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Ospemifene for the treatment of dyspareunia associated with vulvar and vaginal atrophy: potential benefits in bone and breast

Authors Soe LH, Wurz GT, Kao C, DeGregorio MW

Received 8 August 2013

Accepted for publication 21 August 2013

Published 25 September 2013 Volume 2013:5 Pages 605—611

DOI https://doi.org/10.2147/IJWH.S39146

Review by Single-blind

Peer reviewer comments 3


Video abstract presented by Chiao-Jung Kao

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Lin H Soe, Gregory T Wurz, Chiao-Jung Kao, Michael W DeGregorio

Department of Internal Medicine, Division of Hematology and Oncology, School of Medicine, University of California, Davis, Sacramento, CA, USA

Abstract: Ospemifene is a selective estrogen receptor modulator (SERM), or estrogen receptor agonist/antagonist, that was recently approved by the US Food and Drug Administration for the treatment of dyspareunia associated with vulvar and vaginal atrophy, a chronic condition that affects up to 60% of postmenopausal women. Ospemifene is the first and only nonestrogen compound approved for this indication. Compared with other approved SERMs, such as tamoxifen, toremifene, bazedoxifene, and raloxifene, the estrogen-like effects of ospemifene in the vaginal epithelium are unique. This review first discusses the rationale for developing ospemifene, including its mechanism of action, and then focuses on the clinical development of ospemifene for the treatment of dyspareunia associated with vulvar and vaginal atrophy. Included are discussions of the effects of ospemifene on the endometrium, serum lipids, coagulation markers, bone, and breast cancer. In conclusion, ospemifene is a SERM with a unique estrogen agonist/antagonist tissue profile that was recently approved in the US for the treatment of dyspareunia associated with vulvar and vaginal atrophy in postmenopausal women. Ospemifene warrants further clinical investigation for the treatment and prevention of osteoporosis and breast cancer.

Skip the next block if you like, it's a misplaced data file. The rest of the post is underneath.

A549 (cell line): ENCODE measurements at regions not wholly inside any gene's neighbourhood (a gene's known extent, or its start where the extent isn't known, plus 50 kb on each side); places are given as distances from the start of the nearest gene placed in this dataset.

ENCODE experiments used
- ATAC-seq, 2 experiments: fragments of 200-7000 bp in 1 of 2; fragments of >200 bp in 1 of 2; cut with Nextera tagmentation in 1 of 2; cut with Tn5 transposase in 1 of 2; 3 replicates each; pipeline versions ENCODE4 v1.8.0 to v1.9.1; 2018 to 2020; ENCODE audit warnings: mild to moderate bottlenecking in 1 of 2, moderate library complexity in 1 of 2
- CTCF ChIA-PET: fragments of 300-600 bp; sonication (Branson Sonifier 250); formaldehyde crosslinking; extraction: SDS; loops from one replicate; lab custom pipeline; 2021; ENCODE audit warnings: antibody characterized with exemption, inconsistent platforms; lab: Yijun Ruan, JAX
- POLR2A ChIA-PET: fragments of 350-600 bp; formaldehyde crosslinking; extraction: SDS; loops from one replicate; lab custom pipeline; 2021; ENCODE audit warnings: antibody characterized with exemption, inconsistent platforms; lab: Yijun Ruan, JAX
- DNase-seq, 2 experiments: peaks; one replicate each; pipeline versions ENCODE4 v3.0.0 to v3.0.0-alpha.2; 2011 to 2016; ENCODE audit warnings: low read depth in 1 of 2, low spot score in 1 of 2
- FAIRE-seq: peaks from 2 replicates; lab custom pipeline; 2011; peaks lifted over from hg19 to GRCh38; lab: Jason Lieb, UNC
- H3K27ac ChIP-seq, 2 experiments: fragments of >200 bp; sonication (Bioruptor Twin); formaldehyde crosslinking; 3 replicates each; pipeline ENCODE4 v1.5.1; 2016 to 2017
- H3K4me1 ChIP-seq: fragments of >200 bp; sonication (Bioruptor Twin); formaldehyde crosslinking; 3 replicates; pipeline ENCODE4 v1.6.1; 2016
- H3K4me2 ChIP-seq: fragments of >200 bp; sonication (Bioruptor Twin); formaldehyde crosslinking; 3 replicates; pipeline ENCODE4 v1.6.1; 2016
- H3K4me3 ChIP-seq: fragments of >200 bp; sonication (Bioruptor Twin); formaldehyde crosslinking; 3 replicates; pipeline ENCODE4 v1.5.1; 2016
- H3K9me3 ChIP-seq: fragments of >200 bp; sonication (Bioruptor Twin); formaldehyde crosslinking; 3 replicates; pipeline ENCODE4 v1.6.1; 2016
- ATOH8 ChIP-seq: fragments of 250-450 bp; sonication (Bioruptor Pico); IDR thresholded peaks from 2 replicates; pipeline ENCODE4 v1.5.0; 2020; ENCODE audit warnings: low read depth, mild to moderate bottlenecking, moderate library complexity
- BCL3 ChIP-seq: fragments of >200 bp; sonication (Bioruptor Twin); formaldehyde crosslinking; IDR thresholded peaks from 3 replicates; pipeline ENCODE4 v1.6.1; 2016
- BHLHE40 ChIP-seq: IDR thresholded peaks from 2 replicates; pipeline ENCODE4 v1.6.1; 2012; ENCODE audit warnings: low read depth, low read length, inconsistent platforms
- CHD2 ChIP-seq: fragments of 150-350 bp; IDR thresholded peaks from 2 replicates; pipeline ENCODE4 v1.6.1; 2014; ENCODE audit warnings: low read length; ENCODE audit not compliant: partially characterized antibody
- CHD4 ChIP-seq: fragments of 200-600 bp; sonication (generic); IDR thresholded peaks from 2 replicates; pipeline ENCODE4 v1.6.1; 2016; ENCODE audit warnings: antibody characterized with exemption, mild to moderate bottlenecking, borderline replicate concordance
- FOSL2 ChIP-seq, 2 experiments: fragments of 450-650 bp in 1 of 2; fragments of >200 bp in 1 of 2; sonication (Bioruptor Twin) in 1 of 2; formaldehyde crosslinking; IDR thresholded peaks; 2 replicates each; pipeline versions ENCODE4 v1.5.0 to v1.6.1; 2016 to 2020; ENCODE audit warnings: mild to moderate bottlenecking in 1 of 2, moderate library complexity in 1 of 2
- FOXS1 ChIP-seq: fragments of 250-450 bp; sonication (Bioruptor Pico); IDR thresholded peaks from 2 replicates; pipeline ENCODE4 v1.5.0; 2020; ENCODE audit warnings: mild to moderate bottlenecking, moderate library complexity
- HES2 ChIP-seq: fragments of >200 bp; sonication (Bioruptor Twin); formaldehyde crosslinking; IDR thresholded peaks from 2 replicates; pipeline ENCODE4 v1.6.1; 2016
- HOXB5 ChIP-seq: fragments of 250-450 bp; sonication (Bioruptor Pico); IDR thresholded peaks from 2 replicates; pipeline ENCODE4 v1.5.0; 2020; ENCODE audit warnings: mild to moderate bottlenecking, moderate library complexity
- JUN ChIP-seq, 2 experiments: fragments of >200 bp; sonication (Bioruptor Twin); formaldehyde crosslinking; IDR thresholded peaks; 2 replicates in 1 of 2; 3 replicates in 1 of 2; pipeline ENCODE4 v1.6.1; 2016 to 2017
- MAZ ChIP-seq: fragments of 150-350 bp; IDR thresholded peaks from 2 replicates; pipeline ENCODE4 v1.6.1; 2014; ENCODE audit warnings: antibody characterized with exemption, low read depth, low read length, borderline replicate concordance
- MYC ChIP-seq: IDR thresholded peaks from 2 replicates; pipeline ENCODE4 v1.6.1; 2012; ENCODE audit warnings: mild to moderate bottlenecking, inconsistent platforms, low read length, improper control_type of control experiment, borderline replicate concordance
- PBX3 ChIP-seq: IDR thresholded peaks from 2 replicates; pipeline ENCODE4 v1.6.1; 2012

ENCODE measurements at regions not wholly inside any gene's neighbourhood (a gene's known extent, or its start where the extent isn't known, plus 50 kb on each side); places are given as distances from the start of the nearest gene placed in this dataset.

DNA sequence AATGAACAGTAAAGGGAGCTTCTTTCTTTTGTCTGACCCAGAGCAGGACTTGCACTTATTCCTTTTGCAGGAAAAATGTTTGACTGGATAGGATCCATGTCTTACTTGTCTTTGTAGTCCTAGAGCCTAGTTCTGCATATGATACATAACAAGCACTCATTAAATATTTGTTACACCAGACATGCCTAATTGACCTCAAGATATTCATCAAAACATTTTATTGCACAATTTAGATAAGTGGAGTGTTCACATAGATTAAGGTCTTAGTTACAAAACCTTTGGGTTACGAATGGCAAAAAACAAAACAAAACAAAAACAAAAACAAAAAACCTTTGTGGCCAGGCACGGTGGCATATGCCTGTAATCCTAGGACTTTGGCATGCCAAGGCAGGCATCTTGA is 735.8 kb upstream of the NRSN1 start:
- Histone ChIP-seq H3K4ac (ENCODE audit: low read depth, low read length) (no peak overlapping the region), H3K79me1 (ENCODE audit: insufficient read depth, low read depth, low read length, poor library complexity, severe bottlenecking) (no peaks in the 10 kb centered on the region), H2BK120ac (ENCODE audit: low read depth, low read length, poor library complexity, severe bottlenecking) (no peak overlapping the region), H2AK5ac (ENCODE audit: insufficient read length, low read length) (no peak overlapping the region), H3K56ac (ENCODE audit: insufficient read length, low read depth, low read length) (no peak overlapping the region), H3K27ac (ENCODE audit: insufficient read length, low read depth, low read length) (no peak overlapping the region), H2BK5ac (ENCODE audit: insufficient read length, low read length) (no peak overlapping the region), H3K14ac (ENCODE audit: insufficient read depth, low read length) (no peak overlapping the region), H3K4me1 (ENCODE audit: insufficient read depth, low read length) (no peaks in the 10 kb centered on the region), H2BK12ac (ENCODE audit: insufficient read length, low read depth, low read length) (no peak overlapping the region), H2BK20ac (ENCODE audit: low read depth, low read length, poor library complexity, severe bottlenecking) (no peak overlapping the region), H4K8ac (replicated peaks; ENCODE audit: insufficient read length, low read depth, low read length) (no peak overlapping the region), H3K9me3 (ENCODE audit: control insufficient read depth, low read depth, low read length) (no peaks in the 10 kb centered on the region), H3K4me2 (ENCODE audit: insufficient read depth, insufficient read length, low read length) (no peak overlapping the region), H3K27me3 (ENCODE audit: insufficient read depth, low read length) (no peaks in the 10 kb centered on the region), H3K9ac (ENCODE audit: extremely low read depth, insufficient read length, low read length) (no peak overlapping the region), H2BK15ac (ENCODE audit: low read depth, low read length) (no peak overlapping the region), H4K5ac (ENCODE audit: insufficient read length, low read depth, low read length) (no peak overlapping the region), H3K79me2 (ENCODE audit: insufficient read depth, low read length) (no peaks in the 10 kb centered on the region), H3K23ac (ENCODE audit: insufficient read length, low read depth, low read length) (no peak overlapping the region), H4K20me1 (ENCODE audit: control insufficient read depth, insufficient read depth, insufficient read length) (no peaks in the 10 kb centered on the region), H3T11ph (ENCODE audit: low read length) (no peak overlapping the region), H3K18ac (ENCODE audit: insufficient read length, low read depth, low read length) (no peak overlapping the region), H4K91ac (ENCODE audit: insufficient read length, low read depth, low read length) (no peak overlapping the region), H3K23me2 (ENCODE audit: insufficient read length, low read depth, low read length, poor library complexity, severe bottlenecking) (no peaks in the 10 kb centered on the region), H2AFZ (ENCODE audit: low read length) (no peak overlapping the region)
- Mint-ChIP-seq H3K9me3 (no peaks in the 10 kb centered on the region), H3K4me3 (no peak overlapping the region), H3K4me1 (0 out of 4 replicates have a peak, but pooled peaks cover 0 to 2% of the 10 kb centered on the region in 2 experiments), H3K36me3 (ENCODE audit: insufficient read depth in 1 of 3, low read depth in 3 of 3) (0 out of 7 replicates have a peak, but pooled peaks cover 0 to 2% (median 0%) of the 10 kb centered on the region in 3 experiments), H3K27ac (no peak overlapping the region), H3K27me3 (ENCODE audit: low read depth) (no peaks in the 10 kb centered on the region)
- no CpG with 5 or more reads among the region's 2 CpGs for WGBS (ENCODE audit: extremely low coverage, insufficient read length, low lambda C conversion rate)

Keywords: ospemifene, dyspareunia, vulvar and vaginal atrophy, osteoporosis, breast cancer

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